Stanford Cart ‘led: a moving robot that was able to move independently through a room and avoid obstacles along the way. A distant ancestor of the self-driving car and robot-vacuum cleaners.


A computer can learn in different ways. Such smart algorithms can be classified into several broader categories based on the way they learn. This includes the following learning methods:

  • Controlled learning, in which the algorithm gets examples of standard input and the corresponding output. Based on these examples, the system learns how specific characteristics of the input determine what the output will be. After the initial learning phase, such an algorithm can independently convert new input into the correct output, or exercises are performed in which certain input elements have to be divided into groups.
  • Independent learning, with no examples of current input and the desired output, but the system itself learns, based on the structure of the input – for example, by subdividing input into similar groups.
  • Semi-controlled learning contains both elements of controlled and uncontrolled learning. After an incomplete ‘learning session’ via the controlled method, the system further learns through independent learning.
  • Supported learning teaches behaviour to itself, based on its relationship to the rest of the world and achieved successes. The system thus learns by doing, for example, by driving in a vehicle or playing a specific game.
  • Transduction learning is the least used of all methods, and can only be trained for a limited set of cases (based on a budget), whereby a choice must be made independently between cases in which training is required.
  • Deep learning uses the input as the basis for understanding ‘the world’ and developing concepts. For example, for recognizing shapes, or an animal: does it have straight sides? How much? Does it have eyes, ears, what shape? Based on such input, deep learning is used to recognize concepts and to reflect – after recording new data on new concepts.


Some of the most used applications of machine learning technology are for tasks that are almost always identical in execution, i.e. repetitive work, whereby only a limited number of outcomes are possible. Based on input variables, a system can continuously develop itself to perform its task better and deliver reliable output.

Several specific fields in which machine learning is already used include:

  • Bioinformatics, with which protein functions can be predicted, among other things.
  • Self- driving vehicles, which can go entirely autonomously from point A to B, taking into account all variables en route – such as traffic, circumstances, obstacles, traffic rules, etc.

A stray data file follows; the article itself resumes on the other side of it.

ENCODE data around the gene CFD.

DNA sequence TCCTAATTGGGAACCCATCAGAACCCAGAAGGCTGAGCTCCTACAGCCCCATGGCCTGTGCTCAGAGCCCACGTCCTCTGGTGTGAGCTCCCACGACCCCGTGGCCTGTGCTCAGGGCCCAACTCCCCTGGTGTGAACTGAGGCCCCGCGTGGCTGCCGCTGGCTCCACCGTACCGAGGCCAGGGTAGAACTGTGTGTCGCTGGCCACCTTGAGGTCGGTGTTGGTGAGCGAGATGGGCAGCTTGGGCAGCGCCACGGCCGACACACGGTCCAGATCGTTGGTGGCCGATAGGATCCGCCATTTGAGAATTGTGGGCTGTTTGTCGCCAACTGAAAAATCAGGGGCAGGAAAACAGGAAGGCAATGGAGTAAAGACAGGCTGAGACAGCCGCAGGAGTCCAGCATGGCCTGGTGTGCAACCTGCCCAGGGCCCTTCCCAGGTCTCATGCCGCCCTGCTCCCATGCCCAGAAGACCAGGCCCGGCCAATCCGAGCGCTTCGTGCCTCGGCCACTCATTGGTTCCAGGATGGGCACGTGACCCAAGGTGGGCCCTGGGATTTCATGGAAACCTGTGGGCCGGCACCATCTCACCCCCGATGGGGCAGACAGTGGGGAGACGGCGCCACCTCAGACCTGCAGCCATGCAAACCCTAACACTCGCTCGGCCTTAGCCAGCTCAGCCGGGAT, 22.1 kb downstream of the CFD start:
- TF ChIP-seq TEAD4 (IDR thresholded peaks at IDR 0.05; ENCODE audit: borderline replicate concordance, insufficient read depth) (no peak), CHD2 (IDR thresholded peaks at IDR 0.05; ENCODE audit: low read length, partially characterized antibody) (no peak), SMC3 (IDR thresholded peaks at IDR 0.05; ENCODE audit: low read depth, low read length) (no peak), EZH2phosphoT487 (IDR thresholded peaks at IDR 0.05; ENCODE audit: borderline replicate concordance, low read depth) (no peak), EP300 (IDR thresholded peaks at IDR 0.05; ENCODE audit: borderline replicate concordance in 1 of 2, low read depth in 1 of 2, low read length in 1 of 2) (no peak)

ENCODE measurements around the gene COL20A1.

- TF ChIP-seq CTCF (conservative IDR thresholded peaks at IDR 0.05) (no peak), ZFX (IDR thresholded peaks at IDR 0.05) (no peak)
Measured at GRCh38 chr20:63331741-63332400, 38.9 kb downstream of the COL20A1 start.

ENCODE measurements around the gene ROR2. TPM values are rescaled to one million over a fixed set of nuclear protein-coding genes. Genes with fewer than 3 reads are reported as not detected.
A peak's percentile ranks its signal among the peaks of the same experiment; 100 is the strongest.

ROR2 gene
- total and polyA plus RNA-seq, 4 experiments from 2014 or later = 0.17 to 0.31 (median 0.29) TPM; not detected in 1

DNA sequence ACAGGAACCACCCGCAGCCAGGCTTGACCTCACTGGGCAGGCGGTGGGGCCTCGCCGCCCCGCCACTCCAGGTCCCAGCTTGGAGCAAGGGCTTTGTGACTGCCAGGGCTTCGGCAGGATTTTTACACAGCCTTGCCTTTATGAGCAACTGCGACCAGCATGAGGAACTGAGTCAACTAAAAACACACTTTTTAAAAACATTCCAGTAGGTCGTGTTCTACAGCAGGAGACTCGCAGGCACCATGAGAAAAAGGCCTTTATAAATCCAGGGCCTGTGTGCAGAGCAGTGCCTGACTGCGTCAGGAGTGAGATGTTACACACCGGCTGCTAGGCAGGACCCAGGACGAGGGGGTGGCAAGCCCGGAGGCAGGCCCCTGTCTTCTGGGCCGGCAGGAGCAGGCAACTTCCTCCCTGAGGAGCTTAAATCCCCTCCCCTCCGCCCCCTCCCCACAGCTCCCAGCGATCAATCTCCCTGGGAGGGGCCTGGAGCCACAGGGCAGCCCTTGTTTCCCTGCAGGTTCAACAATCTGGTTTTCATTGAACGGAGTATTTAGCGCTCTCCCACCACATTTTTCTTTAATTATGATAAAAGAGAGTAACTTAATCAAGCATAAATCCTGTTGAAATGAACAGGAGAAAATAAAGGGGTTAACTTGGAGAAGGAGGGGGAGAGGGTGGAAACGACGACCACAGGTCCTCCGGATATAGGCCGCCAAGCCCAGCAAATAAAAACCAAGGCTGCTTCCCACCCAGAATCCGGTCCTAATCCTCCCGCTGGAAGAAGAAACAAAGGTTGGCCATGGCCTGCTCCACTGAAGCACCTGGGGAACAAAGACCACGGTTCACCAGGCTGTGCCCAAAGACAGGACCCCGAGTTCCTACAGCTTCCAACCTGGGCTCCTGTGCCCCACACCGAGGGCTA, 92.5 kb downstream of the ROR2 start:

• Natural language processing, so that for example, the function and meaning of words in a sentence can be determined and more effective translation and writing programs can be designed.
  • Audiovisual data processing, whereby visual representations and audio fragments – for example, captchas – can be analyzed, and after recognition has taken place, an output can be supplied that matches the audiovisual data.
  • Face and voice recognition, which, like the example mentioned above, store specific characteristics based on visual or audio input and match this to matching output. A face recognition system is an excellent example of this, where input from many surveillance cameras can be read out to find similar matches with a predefined profile.
  • Email spam filters, where a system teaches itself which email messages are potentially unwanted and spam.
  • Sports analysis, in which the system takes over the role of a reporter or point counter and provides output in the form of a written and published match report based on input – in the form of measurable events on the sports field.

In theory, therefore, any industry that benefits from simplifying repetitive tasks that are difficult to automate could use machine learning. An algorithm can classify the often subjective and multi-variable input into usable output, which would save a considerable amount of time.

Something that is a precursor to accurate artificial intelligence, although due to its stubborn focus on the pattern or probability elements, it also deviates somewhat; nevertheless, such an application – in its field – is rightfully called intelligent. It is sometimes stated that a form of machine learning can be classified as a ‘first generation’ robot: it is not entirely unjustified, as the tasks it can perform.